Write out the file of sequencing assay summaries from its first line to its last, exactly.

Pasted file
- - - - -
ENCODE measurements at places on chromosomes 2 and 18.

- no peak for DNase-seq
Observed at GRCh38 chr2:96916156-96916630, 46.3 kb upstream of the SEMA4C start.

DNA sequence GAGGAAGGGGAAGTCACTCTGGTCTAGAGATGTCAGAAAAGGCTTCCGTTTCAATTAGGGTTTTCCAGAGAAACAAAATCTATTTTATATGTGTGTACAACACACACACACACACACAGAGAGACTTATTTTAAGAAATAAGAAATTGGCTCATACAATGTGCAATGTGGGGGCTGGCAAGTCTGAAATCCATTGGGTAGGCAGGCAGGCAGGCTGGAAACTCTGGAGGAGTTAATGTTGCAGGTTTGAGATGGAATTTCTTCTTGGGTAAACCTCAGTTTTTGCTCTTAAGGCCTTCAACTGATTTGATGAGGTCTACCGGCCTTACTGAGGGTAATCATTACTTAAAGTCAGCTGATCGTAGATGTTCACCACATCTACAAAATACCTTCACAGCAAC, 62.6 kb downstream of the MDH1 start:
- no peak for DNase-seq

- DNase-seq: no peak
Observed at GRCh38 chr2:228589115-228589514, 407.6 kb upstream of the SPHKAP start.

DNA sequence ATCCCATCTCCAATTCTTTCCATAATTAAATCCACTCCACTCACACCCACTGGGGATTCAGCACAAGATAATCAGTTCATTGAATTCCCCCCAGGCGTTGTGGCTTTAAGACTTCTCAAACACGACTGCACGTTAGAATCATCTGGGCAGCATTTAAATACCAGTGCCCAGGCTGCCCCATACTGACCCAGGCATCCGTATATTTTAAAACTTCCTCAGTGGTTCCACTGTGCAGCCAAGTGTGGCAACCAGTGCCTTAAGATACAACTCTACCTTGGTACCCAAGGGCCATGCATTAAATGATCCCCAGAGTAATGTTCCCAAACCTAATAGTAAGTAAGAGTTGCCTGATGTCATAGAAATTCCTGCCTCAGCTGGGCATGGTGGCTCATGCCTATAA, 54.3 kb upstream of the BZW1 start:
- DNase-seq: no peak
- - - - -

ENCODE measurements at places on chromosomes 2 and 18.

- no peak for DNase-seq
Observed at GRCh38 chr2:96916156-96916630, 46.3 kb upstream of the SEMA4C start.

DNA sequence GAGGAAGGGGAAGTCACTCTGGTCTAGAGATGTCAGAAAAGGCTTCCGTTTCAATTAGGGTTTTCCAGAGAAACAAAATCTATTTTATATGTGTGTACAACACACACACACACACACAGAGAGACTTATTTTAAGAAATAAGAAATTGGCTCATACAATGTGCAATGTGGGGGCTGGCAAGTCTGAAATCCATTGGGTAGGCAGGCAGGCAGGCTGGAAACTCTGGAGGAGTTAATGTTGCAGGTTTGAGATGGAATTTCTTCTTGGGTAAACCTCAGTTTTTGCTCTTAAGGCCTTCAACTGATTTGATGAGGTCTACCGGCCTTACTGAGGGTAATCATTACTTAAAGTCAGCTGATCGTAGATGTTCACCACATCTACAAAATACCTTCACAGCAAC, 62.6 kb downstream of the MDH1 start:
- no peak for DNase-seq

- DNase-seq: no peak
Observed at GRCh38 chr2:228589115-228589514, 407.6 kb upstream of the SPHKAP start.

DNA sequence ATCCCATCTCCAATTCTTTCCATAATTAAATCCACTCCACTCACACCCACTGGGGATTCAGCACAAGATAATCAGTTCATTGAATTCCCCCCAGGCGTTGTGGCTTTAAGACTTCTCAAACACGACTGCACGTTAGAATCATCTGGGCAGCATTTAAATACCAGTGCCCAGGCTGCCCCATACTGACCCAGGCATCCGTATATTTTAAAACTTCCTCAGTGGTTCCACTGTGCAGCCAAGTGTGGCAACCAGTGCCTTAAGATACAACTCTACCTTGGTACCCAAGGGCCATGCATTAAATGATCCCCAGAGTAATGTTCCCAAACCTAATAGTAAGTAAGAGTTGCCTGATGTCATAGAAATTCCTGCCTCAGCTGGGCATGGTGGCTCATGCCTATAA, 54.3 kb upstream of the BZW1 start:
- DNase-seq: no peak